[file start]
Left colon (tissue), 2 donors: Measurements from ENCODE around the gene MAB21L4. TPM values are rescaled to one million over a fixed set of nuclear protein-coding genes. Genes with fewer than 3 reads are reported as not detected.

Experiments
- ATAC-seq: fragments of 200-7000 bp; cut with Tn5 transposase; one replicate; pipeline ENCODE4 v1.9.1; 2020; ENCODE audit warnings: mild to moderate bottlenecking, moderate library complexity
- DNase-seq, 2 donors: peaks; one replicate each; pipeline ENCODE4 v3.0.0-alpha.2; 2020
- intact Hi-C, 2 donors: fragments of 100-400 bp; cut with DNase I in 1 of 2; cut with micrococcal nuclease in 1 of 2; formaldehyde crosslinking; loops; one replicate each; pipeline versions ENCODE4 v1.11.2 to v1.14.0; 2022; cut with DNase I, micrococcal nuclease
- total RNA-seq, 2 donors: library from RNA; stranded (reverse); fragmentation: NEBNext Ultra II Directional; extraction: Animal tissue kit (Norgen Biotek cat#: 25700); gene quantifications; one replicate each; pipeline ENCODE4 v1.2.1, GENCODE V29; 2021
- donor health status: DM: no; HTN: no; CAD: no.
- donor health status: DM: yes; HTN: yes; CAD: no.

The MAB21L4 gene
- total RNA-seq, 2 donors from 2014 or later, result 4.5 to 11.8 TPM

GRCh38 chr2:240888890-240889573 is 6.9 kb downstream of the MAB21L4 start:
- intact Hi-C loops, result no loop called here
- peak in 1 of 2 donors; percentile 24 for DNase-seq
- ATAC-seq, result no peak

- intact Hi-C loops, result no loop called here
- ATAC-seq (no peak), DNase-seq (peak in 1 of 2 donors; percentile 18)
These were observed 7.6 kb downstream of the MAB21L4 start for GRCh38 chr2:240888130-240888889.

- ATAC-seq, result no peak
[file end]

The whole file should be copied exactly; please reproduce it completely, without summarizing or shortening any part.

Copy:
Left colon (tissue), 2 donors: Measurements from ENCODE around the gene MAB21L4. TPM values are rescaled to one million over a fixed set of nuclear protein-coding genes. Genes with fewer than 3 reads are reported as not detected.

Experiments
- ATAC-seq: fragments of 200-7000 bp; cut with Tn5 transposase; one replicate; pipeline ENCODE4 v1.9.1; 2020; ENCODE audit warnings: mild to moderate bottlenecking, moderate library complexity
- DNase-seq, 2 donors: peaks; one replicate each; pipeline ENCODE4 v3.0.0-alpha.2; 2020
- intact Hi-C, 2 donors: fragments of 100-400 bp; cut with DNase I in 1 of 2; cut with micrococcal nuclease in 1 of 2; formaldehyde crosslinking; loops; one replicate each; pipeline versions ENCODE4 v1.11.2 to v1.14.0; 2022; cut with DNase I, micrococcal nuclease
- total RNA-seq, 2 donors: library from RNA; stranded (reverse); fragmentation: NEBNext Ultra II Directional; extraction: Animal tissue kit (Norgen Biotek cat#: 25700); gene quantifications; one replicate each; pipeline ENCODE4 v1.2.1, GENCODE V29; 2021
- donor health status: DM: no; HTN: no; CAD: no.
- donor health status: DM: yes; HTN: yes; CAD: no.

The MAB21L4 gene
- total RNA-seq, 2 donors from 2014 or later, result 4.5 to 11.8 TPM

GRCh38 chr2:240888890-240889573 is 6.9 kb downstream of the MAB21L4 start:
- intact Hi-C loops, result no loop called here
- peak in 1 of 2 donors; percentile 24 for DNase-seq
- ATAC-seq, result no peak

- intact Hi-C loops, result no loop called here
- ATAC-seq (no peak), DNase-seq (peak in 1 of 2 donors; percentile 18)
These were observed 7.6 kb downstream of the MAB21L4 start for GRCh38 chr2:240888130-240888889.

- ATAC-seq, result no peak